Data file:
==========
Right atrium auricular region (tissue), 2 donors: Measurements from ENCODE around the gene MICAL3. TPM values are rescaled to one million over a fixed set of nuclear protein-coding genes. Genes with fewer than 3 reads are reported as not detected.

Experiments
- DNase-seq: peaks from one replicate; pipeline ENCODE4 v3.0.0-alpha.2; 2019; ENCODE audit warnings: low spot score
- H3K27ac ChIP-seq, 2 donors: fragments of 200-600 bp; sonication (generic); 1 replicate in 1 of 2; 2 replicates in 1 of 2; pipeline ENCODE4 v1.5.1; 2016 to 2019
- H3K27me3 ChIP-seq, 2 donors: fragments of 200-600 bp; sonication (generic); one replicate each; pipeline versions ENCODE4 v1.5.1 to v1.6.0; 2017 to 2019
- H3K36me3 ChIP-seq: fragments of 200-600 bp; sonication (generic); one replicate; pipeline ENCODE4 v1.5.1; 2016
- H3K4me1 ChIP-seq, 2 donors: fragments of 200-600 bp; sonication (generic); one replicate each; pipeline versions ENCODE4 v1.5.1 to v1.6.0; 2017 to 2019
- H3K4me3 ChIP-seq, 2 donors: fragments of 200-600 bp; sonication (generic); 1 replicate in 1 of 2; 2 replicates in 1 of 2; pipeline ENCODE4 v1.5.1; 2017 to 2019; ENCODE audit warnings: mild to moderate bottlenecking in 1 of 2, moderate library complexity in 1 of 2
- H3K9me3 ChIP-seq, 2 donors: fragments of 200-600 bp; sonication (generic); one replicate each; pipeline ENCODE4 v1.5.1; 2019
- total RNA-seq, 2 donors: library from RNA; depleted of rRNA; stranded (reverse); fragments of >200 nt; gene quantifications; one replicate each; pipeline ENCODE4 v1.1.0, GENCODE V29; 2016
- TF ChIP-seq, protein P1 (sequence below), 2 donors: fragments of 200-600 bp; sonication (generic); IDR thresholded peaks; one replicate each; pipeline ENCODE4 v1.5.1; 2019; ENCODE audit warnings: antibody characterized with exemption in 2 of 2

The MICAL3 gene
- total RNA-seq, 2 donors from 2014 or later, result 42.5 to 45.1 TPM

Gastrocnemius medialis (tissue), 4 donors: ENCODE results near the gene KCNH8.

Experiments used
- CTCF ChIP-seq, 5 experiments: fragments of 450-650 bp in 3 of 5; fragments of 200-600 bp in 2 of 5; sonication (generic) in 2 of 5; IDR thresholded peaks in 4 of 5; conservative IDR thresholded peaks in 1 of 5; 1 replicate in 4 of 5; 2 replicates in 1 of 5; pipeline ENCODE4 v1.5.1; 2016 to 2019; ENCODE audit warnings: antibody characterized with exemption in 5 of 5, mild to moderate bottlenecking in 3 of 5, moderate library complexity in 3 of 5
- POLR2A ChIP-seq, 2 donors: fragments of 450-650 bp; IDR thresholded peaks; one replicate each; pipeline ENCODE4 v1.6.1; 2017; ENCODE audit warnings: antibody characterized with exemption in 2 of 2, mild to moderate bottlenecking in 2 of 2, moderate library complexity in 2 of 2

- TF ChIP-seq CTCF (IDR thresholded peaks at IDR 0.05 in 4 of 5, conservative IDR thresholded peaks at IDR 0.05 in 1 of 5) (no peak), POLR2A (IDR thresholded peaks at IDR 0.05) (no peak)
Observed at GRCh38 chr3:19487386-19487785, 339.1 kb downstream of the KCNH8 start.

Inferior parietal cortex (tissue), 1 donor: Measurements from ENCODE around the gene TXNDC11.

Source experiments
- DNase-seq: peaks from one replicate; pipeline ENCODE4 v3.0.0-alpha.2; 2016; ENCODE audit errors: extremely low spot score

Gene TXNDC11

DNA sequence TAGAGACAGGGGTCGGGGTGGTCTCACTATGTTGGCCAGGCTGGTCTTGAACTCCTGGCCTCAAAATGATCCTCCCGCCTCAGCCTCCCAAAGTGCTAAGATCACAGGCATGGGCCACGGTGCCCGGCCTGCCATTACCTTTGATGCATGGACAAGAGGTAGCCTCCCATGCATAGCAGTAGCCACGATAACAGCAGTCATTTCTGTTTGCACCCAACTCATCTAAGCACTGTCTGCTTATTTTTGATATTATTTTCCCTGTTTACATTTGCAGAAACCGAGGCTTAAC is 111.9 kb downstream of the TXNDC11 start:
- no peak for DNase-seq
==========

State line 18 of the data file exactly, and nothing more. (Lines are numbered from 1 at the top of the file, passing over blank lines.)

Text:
- TF ChIP-seq CTCF (IDR thresholded peaks at IDR 0.05 in 4 of 5, conservative IDR thresholded peaks at IDR 0.05 in 1 of 5) (no peak), POLR2A (IDR thresholded peaks at IDR 0.05) (no peak)